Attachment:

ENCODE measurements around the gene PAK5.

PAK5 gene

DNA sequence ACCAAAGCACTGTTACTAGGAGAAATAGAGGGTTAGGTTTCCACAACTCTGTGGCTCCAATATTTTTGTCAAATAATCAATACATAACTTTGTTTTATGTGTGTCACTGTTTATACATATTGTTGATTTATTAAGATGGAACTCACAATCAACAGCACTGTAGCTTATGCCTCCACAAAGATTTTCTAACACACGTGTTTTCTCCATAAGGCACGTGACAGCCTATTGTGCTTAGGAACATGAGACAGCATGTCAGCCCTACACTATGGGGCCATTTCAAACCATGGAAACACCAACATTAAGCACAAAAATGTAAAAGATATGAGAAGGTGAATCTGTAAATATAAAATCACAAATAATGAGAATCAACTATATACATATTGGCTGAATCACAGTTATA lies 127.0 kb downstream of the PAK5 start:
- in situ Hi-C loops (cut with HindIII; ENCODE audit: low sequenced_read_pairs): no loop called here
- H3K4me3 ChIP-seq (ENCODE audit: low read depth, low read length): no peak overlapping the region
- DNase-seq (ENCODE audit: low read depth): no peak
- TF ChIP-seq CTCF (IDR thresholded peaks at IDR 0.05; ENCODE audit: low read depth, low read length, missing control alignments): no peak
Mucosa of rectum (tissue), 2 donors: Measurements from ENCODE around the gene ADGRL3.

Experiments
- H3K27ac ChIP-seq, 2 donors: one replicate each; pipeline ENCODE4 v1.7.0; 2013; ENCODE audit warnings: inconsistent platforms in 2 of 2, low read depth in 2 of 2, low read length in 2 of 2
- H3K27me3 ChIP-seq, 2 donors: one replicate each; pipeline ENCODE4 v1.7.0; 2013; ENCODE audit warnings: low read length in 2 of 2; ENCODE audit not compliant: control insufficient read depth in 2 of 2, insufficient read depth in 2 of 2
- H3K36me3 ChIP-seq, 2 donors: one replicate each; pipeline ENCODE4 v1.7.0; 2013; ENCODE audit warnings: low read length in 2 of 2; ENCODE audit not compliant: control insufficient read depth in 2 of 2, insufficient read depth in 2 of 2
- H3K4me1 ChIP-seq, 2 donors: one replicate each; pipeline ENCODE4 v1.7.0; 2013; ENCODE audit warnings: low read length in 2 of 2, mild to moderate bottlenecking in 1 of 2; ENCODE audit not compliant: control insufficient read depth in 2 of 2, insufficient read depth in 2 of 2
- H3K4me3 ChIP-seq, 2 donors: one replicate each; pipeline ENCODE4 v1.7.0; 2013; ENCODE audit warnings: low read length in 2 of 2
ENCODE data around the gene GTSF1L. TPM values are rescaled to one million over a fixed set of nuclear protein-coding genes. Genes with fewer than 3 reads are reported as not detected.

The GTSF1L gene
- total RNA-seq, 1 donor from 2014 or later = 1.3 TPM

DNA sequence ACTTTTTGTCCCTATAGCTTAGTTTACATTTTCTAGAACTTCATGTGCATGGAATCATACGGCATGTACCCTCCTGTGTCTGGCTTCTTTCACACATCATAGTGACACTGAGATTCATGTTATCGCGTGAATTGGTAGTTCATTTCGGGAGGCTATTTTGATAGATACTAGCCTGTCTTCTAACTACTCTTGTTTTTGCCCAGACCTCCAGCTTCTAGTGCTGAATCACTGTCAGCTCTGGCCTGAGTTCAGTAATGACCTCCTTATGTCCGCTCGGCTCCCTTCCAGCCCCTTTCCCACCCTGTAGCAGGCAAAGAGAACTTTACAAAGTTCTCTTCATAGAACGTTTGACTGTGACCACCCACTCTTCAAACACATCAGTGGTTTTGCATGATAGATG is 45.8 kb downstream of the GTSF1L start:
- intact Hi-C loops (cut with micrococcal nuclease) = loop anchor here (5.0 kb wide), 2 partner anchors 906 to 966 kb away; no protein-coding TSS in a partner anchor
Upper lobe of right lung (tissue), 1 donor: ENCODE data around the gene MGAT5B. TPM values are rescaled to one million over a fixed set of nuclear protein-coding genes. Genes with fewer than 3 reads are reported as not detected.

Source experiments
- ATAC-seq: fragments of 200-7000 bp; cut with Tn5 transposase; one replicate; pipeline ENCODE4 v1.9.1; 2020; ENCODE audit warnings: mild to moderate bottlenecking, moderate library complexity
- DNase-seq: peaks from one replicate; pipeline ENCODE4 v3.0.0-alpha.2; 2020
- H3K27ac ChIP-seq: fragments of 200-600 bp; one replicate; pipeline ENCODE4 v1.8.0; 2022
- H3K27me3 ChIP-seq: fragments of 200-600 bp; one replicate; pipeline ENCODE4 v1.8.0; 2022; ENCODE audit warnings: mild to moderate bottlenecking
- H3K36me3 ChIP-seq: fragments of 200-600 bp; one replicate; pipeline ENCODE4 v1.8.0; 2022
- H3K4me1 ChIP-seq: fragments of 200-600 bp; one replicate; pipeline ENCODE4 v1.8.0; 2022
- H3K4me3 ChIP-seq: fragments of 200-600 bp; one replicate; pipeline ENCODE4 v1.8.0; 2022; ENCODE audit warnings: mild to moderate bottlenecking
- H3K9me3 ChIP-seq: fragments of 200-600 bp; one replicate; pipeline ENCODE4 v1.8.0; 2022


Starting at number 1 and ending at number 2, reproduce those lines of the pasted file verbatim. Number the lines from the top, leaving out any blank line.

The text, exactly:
ENCODE measurements around the gene PAK5.

PAK5 gene